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I kept the middle as is, but gave it a new outside. (Yes, that took a lot of decision-making and mental energy, not my strong point). I finished with this:

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I would have used the same green that’s in the middle for the outside corners, but ran out.

Then I used the red flying geese, and came up with this:

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(Both photos are a bit overexposed). I wanted to be able to keep the animals, but I hope that here the orange isn’t so overpowering. I might have preferred to have brown on the outer corners, but orange triangles where the brown is now didn’t work because it replicated the orange on the inner part too much, so I just left it like this and quit fiddling. I did have to order more fabric to get the beige triangles at the middle of each outer edge, which involved getting a pack of pre-cuts and has landed me with a lot of other pre-cut squares in shades of brown which I’ll never use, but there you go.

I spent a goodly portion of yesterday tackling moths which are eating our carpet and were partly living under the box I keep fabric in, which was a bit depressing and involved moving a lot of furniture to get underneath, not the best on a hot day.

So I will have to find a  way of using the remaining fat quarters from the original block, but I think these two are better than the original. Phew, all this colour choice is exhausting! I’ve laid out most of another block, using purple-ish / brown-ish colours to give the last mouse block some company, so will do that before deciding on a new way to use the beige / orange flying geese from the first block shown here.

I have taken a photo of blocks to date, excluding some I think I won’t use, but shall contemplate that in another post. In the meantime, the forecast is for hot in London this week (maybe not by southern US standards, but by mine!), so I shall suffer on the underground on my way to and from work. This chap’s happy, though (taken last night from our living room window):

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Japanese folded patchwork box

I finished making the Japanese folded  patchwork box from the kit I bought at the Edinburgh Knitting and Stitching Show. It’s 5 inches square which is actually bigger than I thought and holds all the reels of thread I have with room for more. The photos look a bit overexposed but it gives you the idea of the nice fabrics supplied with the kit. I like that it means  you can use a plain background to each square and showcase the lovely fabric on the inside of each square.

The kit gives instructions on a clever way to get a circle with a folded-under border, using a cardboard template, a circle of fabric that’s bigger than than the cardboard template, and making a running stitch between the two that you pull on to draw it up round the cardboard and use spray starch to iron it down. I though this must be the ideal way to make a circle for needle-turn applique too.

This weekend was very busy, I’m more tired at the end of it than I was at the beginning! Very pleased to get the talk I was giving on Friday over and done with, though. I think it went quite well and the people were nice, but I’m glad it’s done nonetheless. I do get myself wound up about these things, and there was a lot of preparation involved. Only as I was leaving did I think to take a couple of pictures. Here’s one, but I don’t actually know which part of the building it is, where we had tea I think.

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I did remember this weekend that I wanted to try to make elderflower cordial, I thought of it last year only after the elderflowers had  all died, but I did buy the citric acid needed (and used a little bit for a different flavoured cordial but with fruit you buy in the shops, so it’s not the same!). We picked some elderflowers today and following the recipe on the BBC website I’ve got them infusing in a mixture of sugar dissolved in boiling water (cooled), citric acid, and slices of orange and lemon. They’re to stay in there for 24 hours, then when I get in from work tomorrow the liquid’s to be strained through muslin and put into sterilised bottles.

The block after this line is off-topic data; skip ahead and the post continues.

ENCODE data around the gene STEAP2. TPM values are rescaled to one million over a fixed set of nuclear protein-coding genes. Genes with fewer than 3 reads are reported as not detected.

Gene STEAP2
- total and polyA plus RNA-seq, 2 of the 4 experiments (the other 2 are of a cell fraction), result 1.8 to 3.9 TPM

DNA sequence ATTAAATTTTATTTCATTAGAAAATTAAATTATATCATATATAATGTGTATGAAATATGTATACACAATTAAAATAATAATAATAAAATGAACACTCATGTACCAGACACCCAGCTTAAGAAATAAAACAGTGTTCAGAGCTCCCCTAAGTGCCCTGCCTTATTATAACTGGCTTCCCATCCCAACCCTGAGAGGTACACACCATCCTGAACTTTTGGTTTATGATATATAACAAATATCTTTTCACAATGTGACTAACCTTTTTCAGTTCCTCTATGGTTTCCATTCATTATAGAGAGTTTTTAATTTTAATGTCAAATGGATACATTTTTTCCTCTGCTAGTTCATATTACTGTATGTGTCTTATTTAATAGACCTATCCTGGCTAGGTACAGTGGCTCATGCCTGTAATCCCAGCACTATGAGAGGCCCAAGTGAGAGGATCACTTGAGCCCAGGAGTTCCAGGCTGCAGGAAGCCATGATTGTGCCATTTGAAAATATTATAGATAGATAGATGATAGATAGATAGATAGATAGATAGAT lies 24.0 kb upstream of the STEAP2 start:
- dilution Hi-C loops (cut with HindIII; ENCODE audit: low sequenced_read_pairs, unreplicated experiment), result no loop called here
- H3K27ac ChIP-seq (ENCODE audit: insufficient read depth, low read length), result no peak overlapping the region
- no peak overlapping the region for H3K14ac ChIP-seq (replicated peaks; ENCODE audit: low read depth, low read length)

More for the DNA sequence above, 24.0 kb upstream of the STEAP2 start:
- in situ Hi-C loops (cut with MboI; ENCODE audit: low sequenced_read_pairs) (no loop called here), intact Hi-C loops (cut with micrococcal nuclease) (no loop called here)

Right-oh, bedtime!

Harvest mouse!

I realise with a shock that it’s been a month since I last posted a blog entry: crumbs. However, at last another autumn block, easing myself back into the saddle after some time away working on the Farmer’s Wife cushion. I have also, to my delight, finished a jumper I started some 20 months ago!

Mouse and brown

I’ve wanted to do another block with the harvest mouse fabric for a while, but find the purple difficult to deal with in the context of the quilt as a whole, and from that point of view it wasn’t a good fabric to choose despite its autumn theme. Putting it with the dark brown and cream autumn leaf fabrics has worked well, I hope, to tie it in more with the other blocks and help the purple-ish ones I’ve already made blend in better. At least, that’s the theory! The colours remind me of copper beech trees.

It’s been a busy month because I’ve been working hard on a talk I’m giving on Friday relating to my work, which has meant lots of reading in the hopes I’m not going to make any obvious mistakes and will be able to answer questions at the end, and choosing carefully what to talk about, to keep it down to the required 40 minutes. I’ve been working on it at work and at home, so will be very glad when Friday’s over!

I’m also on a mission now to finish lots of projects so I can clear some of the backlog lying around in the flat (and attracting moths and damp, great) and start new things! Could take years… But I’ve finished a jumper I started making in Sept. 2015, a complicated cable knit which I had some problems with but also left lying fallow for months on end while I worked on quilting projects, like the green and pink lap top for my aunt. So hip hip hooray for that!

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I’ve started on a new jumper using a self-striping yarn I bought either last year or more likely the year before, when the knitting and sewing shop in our village downsized and was selling off stock. I love the colours and that it’s cable-free, so am going great guns on it. For the next patchwork block I’m afraid I’ve taken apart one I did in the early days of the project but which isn’t working well in the quilt as a whole, so intend to keep the central square of the block but make a new outer part to it, and use the flying geese I’d made  for the original one with different fabrics in a different combination. It’s requiring more mental energy than I’ve had to spare in the last fortnight, so I hope I can resolve that this coming Sunday (Saturday being fully booked and looking like a write-off, crafts-wise).